4. Establish an individual plan with each patient, based on his/her risk factors, to move bowels either once a day or every other day. Advise them to contact their physician or other healthcare provider on-call for problems with constipation or obstipation. Instruct them to report promptly complaints of acute abdominal pain
5. Assess for other factors which may contribute to constipation, such as regular use of narcotics for cancer-related pain, or decreased mobility

5.
Potential Nursing Diagnoses

Altered comfort related to the effects of chemotherapy on the vomiting center, as evidenced by complaints of nausea, vomiting, and/or anorexia

Outcome Criteria

The patient will:
(a) report a decrease in nausea and vomiting
(b) describe and perform relief measures during episodes of nausea, vomiting, or anorexia

Intervention

1. Educate the patient and family that nausea and vomiting may occur with treatment but usually the symptoms are mild to moderate, if they occur. Remind them medication can be given to alleviate these sympoms
2. Assess need for prophylactic antiemetic. Due to the low incidence of severe nausea and vomiting with single-agent NAVELBINE, the use of serotonin antagonists is generally not required
3. If NAVELBINE is being given in combination with cisplatin, adjust the antiemetic schedule as appropriate. A more intensive antiemetic regimen will be necessary
4. Encourage frequent small meals (six per day plus snacks) to reduce the feeling of distended stomach
5. For patients with nutritional deficits or obvious gastrointestinal difficulties, refer patient to the dietician for additional information and assistance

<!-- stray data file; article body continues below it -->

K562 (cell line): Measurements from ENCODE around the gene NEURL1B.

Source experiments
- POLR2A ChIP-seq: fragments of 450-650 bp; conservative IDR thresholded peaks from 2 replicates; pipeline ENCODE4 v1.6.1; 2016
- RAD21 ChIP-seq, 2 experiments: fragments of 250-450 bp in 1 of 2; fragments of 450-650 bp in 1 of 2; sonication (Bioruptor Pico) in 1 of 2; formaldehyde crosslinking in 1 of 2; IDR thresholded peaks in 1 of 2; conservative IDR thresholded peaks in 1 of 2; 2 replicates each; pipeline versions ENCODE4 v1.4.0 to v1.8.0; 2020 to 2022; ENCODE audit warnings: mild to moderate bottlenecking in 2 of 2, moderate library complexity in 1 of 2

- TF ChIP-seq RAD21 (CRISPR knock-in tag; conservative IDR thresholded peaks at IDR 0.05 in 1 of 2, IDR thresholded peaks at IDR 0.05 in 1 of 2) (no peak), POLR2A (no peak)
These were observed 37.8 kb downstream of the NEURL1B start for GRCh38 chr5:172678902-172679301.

6. Educate patient about other interventions that have been reported to control nausea and stimulate eating (eating foods at room temperature, eating ice chips, avoiding offensive odors, eating what sounds appealing, etc.)
7. Prior to each treatment, assess how well the patient tolerated the prior treatment and modify the antiemetic regimen if needed
8. Make referrals, as appropriate, to other health professionals when it appears patient may benifit from behavior modification techniques (guided imagery. relaxation, therapeutic touch. etc.)


6.
Potential Nursing Diagnoses

Sensory/perceptual alterations-(jaw pain, tumor pain, peripheral neoropathy, and paresthesias)

Outcome Criteria

The patient will:
(a) be free from complications of neurotoxicity
(b) be free from discomfort and dysfunction
(c) cite signs and symptoms of neurotoxicity that should be reported

Intervention

1. Assess patient for sensory or perceptual alterations, hyporeflexia, or motor difficulties prior to treatment. Patient with preexxisting neurologic deficits may not be candidates for NAVELBINE depending on the physician's clinical judgment. Patients at high risk for developing neurologic complications include patients who have received previous neurotoxic chemotherapy agents
2. Monitor high-risk patients closely. For all patients, prior to each subsequent treatment, perform a brief neurological examination to identify any clinical changes. If any significant changes are noted, notify treating physician before NAVELBINE treatment
3. Educate the patient and family that the treatment with NAVELBINE has a small potential to cause numbness and tingling in fingers and toes, weakness in feet, legs, and hands, and difficulty distinguishing temperature changes in extreminities, and diminished reflexes. Inform patient that other neuropathies, including ocular complications, have been reported with vinca alkaloids, but not with NAVELBINE
4. Advise the patient to report any of the the above alterations or symptoms to his/her treating physician or other health care provider on call